I'm not a doctor, of course, but I've known some people with similar problems who were helped by medication, and you shouldn't be embarrassed or ashamed to explore this possibility with your doctor. If it works, it could make a real difference in your life.
But let me suggest some steps you might find helpful in any case. First, realize that God wants us to grow closer to Himself -- and one of the ways we do this is by learning from His Word, the Bible, as it is taught. Before you go to church, therefore, pray and ask God to help you concentrate. If you know the pastor's text in advance (perhaps through your church's website), read it several times before the service. Then take notes during the sermon; this will help you focus.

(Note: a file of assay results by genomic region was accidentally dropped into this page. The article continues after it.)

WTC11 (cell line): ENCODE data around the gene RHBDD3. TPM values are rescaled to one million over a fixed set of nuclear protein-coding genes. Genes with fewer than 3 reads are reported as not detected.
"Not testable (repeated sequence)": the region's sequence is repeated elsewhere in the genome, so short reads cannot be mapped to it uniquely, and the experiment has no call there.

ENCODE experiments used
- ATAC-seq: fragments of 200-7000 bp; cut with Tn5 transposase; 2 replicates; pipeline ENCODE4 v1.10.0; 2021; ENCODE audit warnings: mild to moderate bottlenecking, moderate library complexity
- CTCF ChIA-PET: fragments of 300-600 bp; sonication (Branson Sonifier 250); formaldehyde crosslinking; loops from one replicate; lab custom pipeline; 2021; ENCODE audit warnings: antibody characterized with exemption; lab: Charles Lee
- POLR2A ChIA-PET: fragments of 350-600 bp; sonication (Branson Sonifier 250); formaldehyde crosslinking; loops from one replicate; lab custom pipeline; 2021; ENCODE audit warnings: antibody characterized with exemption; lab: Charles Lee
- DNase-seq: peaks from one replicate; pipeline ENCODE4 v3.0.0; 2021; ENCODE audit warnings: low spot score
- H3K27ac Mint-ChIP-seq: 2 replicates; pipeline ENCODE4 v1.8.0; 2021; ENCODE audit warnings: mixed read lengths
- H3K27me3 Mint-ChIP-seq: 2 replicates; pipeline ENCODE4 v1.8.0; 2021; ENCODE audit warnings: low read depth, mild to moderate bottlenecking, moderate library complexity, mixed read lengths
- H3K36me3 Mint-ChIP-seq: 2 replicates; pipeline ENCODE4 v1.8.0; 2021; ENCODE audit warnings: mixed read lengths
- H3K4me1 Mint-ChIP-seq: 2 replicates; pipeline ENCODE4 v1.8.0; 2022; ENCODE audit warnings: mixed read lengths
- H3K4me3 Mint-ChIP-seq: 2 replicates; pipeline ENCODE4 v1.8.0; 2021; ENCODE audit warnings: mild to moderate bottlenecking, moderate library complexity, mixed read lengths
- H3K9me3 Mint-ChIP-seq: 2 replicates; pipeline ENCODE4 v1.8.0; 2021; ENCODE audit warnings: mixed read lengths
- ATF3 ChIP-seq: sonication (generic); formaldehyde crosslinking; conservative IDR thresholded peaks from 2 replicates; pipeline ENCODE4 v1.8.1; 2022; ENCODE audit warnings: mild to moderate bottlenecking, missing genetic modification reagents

Remember, too, that God can reach us in other ways during church. The music, for example, can focus our minds and hearts on God and help us worship Him as we should. Listen to the prayers also -- and develop the habit of making them your own. In addition, ask God to help you find friends in your church who can encourage you in your walk with Christ.
Don't give up, but ask God to help you find ways to overcome this problem. Most of all, let the Psalmist's prayer become yours: "Teach me your way, O Lord, and I will walk in your truth" (Psalm 86:11).